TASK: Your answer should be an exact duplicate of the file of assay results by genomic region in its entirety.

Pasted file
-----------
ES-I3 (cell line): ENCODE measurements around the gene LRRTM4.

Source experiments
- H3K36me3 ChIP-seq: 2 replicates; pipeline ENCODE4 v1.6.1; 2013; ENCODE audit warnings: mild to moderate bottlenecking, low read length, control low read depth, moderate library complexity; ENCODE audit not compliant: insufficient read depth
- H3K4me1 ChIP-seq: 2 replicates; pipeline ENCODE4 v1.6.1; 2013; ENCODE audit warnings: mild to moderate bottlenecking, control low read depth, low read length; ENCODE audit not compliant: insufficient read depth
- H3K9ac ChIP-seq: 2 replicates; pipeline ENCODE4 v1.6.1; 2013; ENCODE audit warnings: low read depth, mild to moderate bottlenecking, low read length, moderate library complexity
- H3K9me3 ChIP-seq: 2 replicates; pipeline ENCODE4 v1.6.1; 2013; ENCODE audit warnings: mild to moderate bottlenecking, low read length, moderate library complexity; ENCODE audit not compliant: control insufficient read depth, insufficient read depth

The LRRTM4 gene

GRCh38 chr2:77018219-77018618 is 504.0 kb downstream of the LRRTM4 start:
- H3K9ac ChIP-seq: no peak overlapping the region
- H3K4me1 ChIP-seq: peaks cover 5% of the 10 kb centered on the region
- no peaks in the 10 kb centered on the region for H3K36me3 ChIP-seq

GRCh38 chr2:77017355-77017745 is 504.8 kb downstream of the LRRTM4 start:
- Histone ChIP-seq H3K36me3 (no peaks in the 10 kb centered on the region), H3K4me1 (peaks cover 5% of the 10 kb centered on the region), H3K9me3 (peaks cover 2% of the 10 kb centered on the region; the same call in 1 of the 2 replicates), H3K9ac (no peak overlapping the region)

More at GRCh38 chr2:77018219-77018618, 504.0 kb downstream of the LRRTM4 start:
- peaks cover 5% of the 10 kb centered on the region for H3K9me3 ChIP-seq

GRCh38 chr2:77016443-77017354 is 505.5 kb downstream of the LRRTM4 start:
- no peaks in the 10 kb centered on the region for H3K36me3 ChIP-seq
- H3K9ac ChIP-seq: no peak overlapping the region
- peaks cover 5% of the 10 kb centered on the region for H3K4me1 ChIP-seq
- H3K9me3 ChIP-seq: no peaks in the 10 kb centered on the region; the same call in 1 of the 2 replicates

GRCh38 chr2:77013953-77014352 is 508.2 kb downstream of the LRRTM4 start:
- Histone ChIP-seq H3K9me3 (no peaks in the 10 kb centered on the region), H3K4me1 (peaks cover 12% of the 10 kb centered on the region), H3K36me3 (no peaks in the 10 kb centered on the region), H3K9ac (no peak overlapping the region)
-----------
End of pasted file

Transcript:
ES-I3 (cell line): ENCODE measurements around the gene LRRTM4.

Source experiments
- H3K36me3 ChIP-seq: 2 replicates; pipeline ENCODE4 v1.6.1; 2013; ENCODE audit warnings: mild to moderate bottlenecking, low read length, control low read depth, moderate library complexity; ENCODE audit not compliant: insufficient read depth
- H3K4me1 ChIP-seq: 2 replicates; pipeline ENCODE4 v1.6.1; 2013; ENCODE audit warnings: mild to moderate bottlenecking, control low read depth, low read length; ENCODE audit not compliant: insufficient read depth
- H3K9ac ChIP-seq: 2 replicates; pipeline ENCODE4 v1.6.1; 2013; ENCODE audit warnings: low read depth, mild to moderate bottlenecking, low read length, moderate library complexity
- H3K9me3 ChIP-seq: 2 replicates; pipeline ENCODE4 v1.6.1; 2013; ENCODE audit warnings: mild to moderate bottlenecking, low read length, moderate library complexity; ENCODE audit not compliant: control insufficient read depth, insufficient read depth

The LRRTM4 gene

GRCh38 chr2:77018219-77018618 is 504.0 kb downstream of the LRRTM4 start:
- H3K9ac ChIP-seq: no peak overlapping the region
- H3K4me1 ChIP-seq: peaks cover 5% of the 10 kb centered on the region
- no peaks in the 10 kb centered on the region for H3K36me3 ChIP-seq

GRCh38 chr2:77017355-77017745 is 504.8 kb downstream of the LRRTM4 start:
- Histone ChIP-seq H3K36me3 (no peaks in the 10 kb centered on the region), H3K4me1 (peaks cover 5% of the 10 kb centered on the region), H3K9me3 (peaks cover 2% of the 10 kb centered on the region; the same call in 1 of the 2 replicates), H3K9ac (no peak overlapping the region)

More at GRCh38 chr2:77018219-77018618, 504.0 kb downstream of the LRRTM4 start:
- peaks cover 5% of the 10 kb centered on the region for H3K9me3 ChIP-seq

GRCh38 chr2:77016443-77017354 is 505.5 kb downstream of the LRRTM4 start:
- no peaks in the 10 kb centered on the region for H3K36me3 ChIP-seq
- H3K9ac ChIP-seq: no peak overlapping the region
- peaks cover 5% of the 10 kb centered on the region for H3K4me1 ChIP-seq
- H3K9me3 ChIP-seq: no peaks in the 10 kb centered on the region; the same call in 1 of the 2 replicates

GRCh38 chr2:77013953-77014352 is 508.2 kb downstream of the LRRTM4 start:
- Histone ChIP-seq H3K9me3 (no peaks in the 10 kb centered on the region), H3K4me1 (peaks cover 12% of the 10 kb centered on the region), H3K36me3 (no peaks in the 10 kb centered on the region), H3K9ac (no peak overlapping the region)